Our Frequently Asked Questions About Personal Injury Claims

When an accident on the road, at work, or elsewhere leaves you with physical injuries and mounting medical bills, it is natural to have many questions. Help ease your mind by browsing these thoughtful answers from our experienced Wisconsin injury attorneys. Don’t see your question here? Don’t hesitate to contact our Menomonie law office today!
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  • What’s the difference between a workers’ compensation claim and a third-party claim?

    In Wisconsin and around the country, workers who are injured or fall ill on the job typically must obtain care and compensation through the state’s workers’ compensation system. Employers are required to provide these benefits, and employees are able to use them regardless of fault. At times, however, fault does matter. If a worker is involved in a vehicle accident while on the job, it may be the result of some other party’s behavior—not the employee nor the employer. In these situations, it can be possible for the injured worker to pursue a legal claim outside workers’ compensation against the responsible party.

    Filing a Workers’ Compensation Claim for a Vehicle Accident

    Wisconsin workers’ compensation does cover injuries sustained in a vehicle accident while on company business. This can mean while delivering or unloading goods, traveling to a job site or meeting, running a work-related errand, providing transportation for a co-worker or client, and more.

    After the accident, the worker should report the injury to the employer and file a workers’ compensation claim just as he would for any other type of work injury. Medical care and wage replacement benefits are available to the employee through the workers’ compensation system.

    Filing a Third-Party Vehicle Accident Claim in Wisconsin

    For those involved in a vehicle accident, it may also be possible to file a third-party claim. This is a legal claim against the person responsible for the accident in civil court, outside the workers’ compensation system. In this type of case, the injured worker would be able to pursue compensation from the negligent party for:

    • Medical bills
    • Lost wages
    • Future medical bills
    • Pain and suffering
    • Property damage
    • Loss of enjoyment

    Compensation From a Third-Party Claim and Your Rights

    The compensation that can be awarded from a third-party personal injury case is typically more significant than that offered by workers’ compensation—especially if significant injuries are sustained. It is important to note that if an injured worker is successful with a third-party claim, Wisconsin workers’ compensation does have a right to be reimbursed for the medical payments and wage replacement they paid to the injured worker.

    If you or someone you love has suffered injuries in a vehicle accident while on the job in Wisconsin, you may be eligible to file a third-party claim. Even if you are not sure of your rights, contact the legal team at Wagner Law, LLC in our office in Menomonie or Eau Claire. We can answer your questions and help you pursue all the compensation you deserve.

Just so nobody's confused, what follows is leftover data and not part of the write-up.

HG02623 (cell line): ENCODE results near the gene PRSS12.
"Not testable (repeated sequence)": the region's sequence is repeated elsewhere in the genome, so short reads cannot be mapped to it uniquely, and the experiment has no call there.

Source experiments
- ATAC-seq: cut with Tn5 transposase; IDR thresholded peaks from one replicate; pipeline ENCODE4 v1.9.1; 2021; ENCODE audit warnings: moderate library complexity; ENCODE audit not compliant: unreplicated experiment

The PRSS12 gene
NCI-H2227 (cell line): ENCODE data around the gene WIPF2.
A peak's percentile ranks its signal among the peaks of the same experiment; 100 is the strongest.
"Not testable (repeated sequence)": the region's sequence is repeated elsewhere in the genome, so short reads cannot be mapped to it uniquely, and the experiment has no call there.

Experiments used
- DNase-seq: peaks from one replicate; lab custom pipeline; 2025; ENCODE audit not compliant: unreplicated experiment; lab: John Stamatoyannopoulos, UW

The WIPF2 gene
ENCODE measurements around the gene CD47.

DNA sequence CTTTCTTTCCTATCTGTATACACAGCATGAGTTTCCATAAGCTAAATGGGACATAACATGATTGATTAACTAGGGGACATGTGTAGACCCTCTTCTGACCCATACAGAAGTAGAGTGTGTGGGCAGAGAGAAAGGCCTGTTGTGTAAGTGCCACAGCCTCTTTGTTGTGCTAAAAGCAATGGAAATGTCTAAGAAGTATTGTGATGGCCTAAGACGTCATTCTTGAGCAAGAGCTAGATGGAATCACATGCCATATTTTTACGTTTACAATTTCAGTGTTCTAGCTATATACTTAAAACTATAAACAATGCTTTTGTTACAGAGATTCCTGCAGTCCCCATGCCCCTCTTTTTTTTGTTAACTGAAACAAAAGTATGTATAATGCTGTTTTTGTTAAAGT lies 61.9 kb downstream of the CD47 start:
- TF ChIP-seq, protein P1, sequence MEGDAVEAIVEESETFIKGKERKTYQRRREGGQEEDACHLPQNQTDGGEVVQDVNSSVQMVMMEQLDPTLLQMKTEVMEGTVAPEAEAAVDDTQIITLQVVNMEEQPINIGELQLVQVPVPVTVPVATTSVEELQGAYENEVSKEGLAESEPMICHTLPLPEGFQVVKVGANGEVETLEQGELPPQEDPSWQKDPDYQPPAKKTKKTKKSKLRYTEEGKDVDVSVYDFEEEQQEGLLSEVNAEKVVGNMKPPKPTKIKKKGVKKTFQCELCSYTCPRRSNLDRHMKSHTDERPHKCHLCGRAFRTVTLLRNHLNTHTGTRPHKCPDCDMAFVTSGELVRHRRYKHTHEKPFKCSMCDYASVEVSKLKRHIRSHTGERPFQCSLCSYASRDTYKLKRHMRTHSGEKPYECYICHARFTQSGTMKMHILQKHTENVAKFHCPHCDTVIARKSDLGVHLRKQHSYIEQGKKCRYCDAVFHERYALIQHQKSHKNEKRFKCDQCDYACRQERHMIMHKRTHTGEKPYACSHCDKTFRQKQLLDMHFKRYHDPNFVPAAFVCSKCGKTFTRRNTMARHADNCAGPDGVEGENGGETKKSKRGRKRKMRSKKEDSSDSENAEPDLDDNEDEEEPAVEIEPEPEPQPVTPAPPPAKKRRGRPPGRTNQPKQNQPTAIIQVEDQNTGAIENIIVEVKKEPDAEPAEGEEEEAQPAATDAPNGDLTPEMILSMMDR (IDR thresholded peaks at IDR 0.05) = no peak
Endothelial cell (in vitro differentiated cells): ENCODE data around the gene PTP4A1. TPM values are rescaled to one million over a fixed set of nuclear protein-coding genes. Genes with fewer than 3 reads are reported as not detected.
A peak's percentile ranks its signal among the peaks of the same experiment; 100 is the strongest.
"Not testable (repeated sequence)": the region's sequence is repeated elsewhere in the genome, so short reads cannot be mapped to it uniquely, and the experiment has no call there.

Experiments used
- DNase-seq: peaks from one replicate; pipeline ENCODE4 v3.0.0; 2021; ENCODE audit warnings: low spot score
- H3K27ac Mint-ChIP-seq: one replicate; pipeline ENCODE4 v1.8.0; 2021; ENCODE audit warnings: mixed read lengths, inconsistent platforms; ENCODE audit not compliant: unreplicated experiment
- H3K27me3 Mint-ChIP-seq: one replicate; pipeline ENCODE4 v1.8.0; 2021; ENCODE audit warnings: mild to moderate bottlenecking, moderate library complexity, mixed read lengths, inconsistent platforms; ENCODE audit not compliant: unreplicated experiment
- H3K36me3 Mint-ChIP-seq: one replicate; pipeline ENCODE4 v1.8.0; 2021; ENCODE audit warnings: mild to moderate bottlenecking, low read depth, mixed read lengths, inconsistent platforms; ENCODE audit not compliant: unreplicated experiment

• Who pays my medical bills after a car accident?

    It is extremely important to seek medical care when you have suffered injuries in an accident. Many victims, however, hesitate to obtain the treatment they need because they are worried about the cost of care. Ideally, the responsible party will be held accountable through the courts and provide the necessary compensation. This can take time, however, so what are injury victims to do? How can you address your current medical needs and financial obligations?

    Auto Insurance May Cover Your Medical Bills After an Accident

    Both Wisconsin and Minnesota have specific rules about what auto insurance must cover. Every driver must secure insurance in certain amounts to cover property damage and bodily injury sustained in an accident. This insurance may pay medical bills for these injuries, depending on your state and coverage, as follows:

    • Wisconsin. Mandatory bodily injury insurance provides payment related to the injuries the insured causes to others on the road. Drivers can elect to purchase medical payment coverage for injuries they themselves may suffer in an accident. Insurance companies must offer this policy, though Wisconsin drivers may choose to reject the coverage.
    • Minnesota. Drivers are required to carry Personal Injury Protection (PIP), which provides payments for medical expenses, wage loss, and more that they suffer in an accident. Minnesota is a no-fault state, which means drivers must exhaust their own PIP policy before seeking compensation from the responsible party.

    These insurance policies are meant to ensure that drivers are able to obtain the care they need after an accident. If you or someone you love has elected not to purchase this insurance (in Wisconsin) or are nearing the maximum of your policy (in Minnesota), there may be other options.

    Private Health Insurance and Medical Assistance Programs Can Help

    When an auto policy cannot provide the care that is necessary, it may be necessary to turn to your own private health insurance. It will pay the medical bills as they arrive, although victims should note that the insurance company may have the right to be reimbursed from the award a victim may receive in a personal injury case.

    Additionally, for those with limited auto insurance and no health insurance, it is possible to take advantage of assistance programs or work directly with a doctor or institution until a settlement or verdict is reached in your case.

    If you or someone you love has suffered injuries in a car accident, help is available. Call the Menomonie or Eau Claire office of Wagner Law, LLC to speak to one of our attorneys and learn more about your options today.